ESA GNC Conference Papers Repository
Artemis Navigation Architecture: Early Capabilities and Long Term Evolvability and Evolution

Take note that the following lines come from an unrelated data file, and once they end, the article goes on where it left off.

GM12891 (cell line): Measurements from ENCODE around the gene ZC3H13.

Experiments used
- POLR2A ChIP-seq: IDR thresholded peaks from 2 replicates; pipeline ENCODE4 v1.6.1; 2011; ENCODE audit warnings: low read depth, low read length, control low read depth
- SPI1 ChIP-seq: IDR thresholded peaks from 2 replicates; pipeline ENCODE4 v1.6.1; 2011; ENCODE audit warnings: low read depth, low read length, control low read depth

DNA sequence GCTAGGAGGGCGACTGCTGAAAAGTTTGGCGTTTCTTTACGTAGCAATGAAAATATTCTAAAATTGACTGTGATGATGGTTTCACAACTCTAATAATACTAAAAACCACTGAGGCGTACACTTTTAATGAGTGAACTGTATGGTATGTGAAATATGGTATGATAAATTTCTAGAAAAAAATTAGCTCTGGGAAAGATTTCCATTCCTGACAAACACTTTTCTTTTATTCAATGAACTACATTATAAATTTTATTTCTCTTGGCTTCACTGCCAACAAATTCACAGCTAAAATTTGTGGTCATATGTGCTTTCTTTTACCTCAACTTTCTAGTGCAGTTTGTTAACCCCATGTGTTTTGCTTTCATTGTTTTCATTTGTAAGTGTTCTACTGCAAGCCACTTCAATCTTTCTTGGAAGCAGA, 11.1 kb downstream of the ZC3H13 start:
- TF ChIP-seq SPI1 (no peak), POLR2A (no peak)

With the awarding of multiple contracts within the Artemis program and building on the success of Artemis I, NASA is investing in and demonstrating the vehicle capabilities necessary for a return to human crewed Lunar Missions. To support activities on the lunar surface, NASA is also assessing architecture options and approaches to enable high precision in-situ navigation within the lunar sphere of influence. These capabilities build on decades of research and advancements within the field, building and evolving the techniques used during Apollo. To support inter-operability and broad application within its elements, NASA conducted a trade on Orbital and Surface Lunar Architecture for PNT. Time-defined mission requirements were captured across elements to inform a phased approach and deployment of needed capability. The architecture must also address unique aspects of the South Pole lunar environments, specifically in terms of harsh lighting and hazardous terrain. To inform the study, documentation of primary users, operational concepts of operations, driving scenarios, and mission needs were used to define performance constraints and phasing. Multiple technologies were assessed in terms of maturity, applicability, and performance to meet the primary user needs forecast. The results of this study support the utilization of in-situ orbital infrastructure to provide a back-bone for navigation and emphasize the need for a common Lunar Reference System and Lunar Time Reference. This deployment can ensure compatibility and enable a high-accuracy in-situ capability. This provides further justification for the capabilities being invested in and deployed by NASA and other international agencies. In addition to including advancements in terrestrial surface navigation, NASA is also applying lessons learned and innovation in the contractual approach to the individual elements by means of a services-based contract mechanism. This impacts the navigation architecture heavily in terms of government and provider roles, in terms of levels of implementation, interoperability, and verification. These distinctions in roles provide constraints to the architecture approach in terms of implementation and integration and will be discussed. The development, use, and mandate of interoperability standards are being deployed to support cross-element compatibility. This paper will provide a summary of the NASA Lunar Navigation needs across its various elements and the proposed deployment of an integrated navigation architecture to support early mission needs with inherent extensibility towards the future.